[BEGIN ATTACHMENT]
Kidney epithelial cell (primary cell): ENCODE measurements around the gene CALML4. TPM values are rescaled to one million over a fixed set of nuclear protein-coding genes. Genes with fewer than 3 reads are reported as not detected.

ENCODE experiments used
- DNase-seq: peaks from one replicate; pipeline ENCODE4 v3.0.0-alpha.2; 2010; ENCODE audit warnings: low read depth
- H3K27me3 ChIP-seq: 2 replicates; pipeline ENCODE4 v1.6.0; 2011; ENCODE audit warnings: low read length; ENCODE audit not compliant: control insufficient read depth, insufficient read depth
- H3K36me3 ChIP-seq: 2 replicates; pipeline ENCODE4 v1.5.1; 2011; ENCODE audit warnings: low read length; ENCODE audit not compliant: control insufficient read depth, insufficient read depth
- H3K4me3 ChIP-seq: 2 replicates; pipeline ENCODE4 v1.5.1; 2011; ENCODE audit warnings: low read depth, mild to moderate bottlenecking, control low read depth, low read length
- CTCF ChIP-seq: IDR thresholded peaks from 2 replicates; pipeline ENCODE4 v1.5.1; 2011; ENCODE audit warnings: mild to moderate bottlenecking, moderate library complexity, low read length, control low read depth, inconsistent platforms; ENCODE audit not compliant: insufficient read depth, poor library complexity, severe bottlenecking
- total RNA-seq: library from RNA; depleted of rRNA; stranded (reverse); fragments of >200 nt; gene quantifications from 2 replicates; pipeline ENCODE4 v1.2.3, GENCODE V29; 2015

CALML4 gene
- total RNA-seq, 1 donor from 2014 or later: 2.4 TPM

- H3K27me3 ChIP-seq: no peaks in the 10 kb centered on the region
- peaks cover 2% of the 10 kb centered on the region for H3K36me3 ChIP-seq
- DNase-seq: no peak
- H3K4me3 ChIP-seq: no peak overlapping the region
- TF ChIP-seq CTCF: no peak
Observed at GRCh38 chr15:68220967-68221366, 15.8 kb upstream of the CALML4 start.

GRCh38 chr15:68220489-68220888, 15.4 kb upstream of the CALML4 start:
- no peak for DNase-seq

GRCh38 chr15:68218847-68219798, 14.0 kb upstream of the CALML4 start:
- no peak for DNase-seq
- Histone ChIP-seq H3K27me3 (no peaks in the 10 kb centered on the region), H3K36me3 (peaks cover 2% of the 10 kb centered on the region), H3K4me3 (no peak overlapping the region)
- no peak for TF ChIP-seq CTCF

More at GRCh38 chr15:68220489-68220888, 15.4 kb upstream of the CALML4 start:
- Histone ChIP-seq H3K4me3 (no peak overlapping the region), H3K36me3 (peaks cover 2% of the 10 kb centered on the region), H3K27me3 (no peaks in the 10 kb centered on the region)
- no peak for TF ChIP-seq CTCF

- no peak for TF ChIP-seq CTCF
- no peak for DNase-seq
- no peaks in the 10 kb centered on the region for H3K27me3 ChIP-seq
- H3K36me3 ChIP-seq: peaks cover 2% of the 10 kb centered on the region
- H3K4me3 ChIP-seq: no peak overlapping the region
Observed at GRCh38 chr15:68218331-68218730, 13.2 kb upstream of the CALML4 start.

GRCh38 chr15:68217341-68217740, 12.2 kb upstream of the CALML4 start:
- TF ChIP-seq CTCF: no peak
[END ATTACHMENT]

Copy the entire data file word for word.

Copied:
Kidney epithelial cell (primary cell): ENCODE measurements around the gene CALML4. TPM values are rescaled to one million over a fixed set of nuclear protein-coding genes. Genes with fewer than 3 reads are reported as not detected.

ENCODE experiments used
- DNase-seq: peaks from one replicate; pipeline ENCODE4 v3.0.0-alpha.2; 2010; ENCODE audit warnings: low read depth
- H3K27me3 ChIP-seq: 2 replicates; pipeline ENCODE4 v1.6.0; 2011; ENCODE audit warnings: low read length; ENCODE audit not compliant: control insufficient read depth, insufficient read depth
- H3K36me3 ChIP-seq: 2 replicates; pipeline ENCODE4 v1.5.1; 2011; ENCODE audit warnings: low read length; ENCODE audit not compliant: control insufficient read depth, insufficient read depth
- H3K4me3 ChIP-seq: 2 replicates; pipeline ENCODE4 v1.5.1; 2011; ENCODE audit warnings: low read depth, mild to moderate bottlenecking, control low read depth, low read length
- CTCF ChIP-seq: IDR thresholded peaks from 2 replicates; pipeline ENCODE4 v1.5.1; 2011; ENCODE audit warnings: mild to moderate bottlenecking, moderate library complexity, low read length, control low read depth, inconsistent platforms; ENCODE audit not compliant: insufficient read depth, poor library complexity, severe bottlenecking
- total RNA-seq: library from RNA; depleted of rRNA; stranded (reverse); fragments of >200 nt; gene quantifications from 2 replicates; pipeline ENCODE4 v1.2.3, GENCODE V29; 2015

CALML4 gene
- total RNA-seq, 1 donor from 2014 or later: 2.4 TPM

- H3K27me3 ChIP-seq: no peaks in the 10 kb centered on the region
- peaks cover 2% of the 10 kb centered on the region for H3K36me3 ChIP-seq
- DNase-seq: no peak
- H3K4me3 ChIP-seq: no peak overlapping the region
- TF ChIP-seq CTCF: no peak
Observed at GRCh38 chr15:68220967-68221366, 15.8 kb upstream of the CALML4 start.

GRCh38 chr15:68220489-68220888, 15.4 kb upstream of the CALML4 start:
- no peak for DNase-seq

GRCh38 chr15:68218847-68219798, 14.0 kb upstream of the CALML4 start:
- no peak for DNase-seq
- Histone ChIP-seq H3K27me3 (no peaks in the 10 kb centered on the region), H3K36me3 (peaks cover 2% of the 10 kb centered on the region), H3K4me3 (no peak overlapping the region)
- no peak for TF ChIP-seq CTCF

More at GRCh38 chr15:68220489-68220888, 15.4 kb upstream of the CALML4 start:
- Histone ChIP-seq H3K4me3 (no peak overlapping the region), H3K36me3 (peaks cover 2% of the 10 kb centered on the region), H3K27me3 (no peaks in the 10 kb centered on the region)
- no peak for TF ChIP-seq CTCF

- no peak for TF ChIP-seq CTCF
- no peak for DNase-seq
- no peaks in the 10 kb centered on the region for H3K27me3 ChIP-seq
- H3K36me3 ChIP-seq: peaks cover 2% of the 10 kb centered on the region
- H3K4me3 ChIP-seq: no peak overlapping the region
Observed at GRCh38 chr15:68218331-68218730, 13.2 kb upstream of the CALML4 start.

GRCh38 chr15:68217341-68217740, 12.2 kb upstream of the CALML4 start:
- TF ChIP-seq CTCF: no peak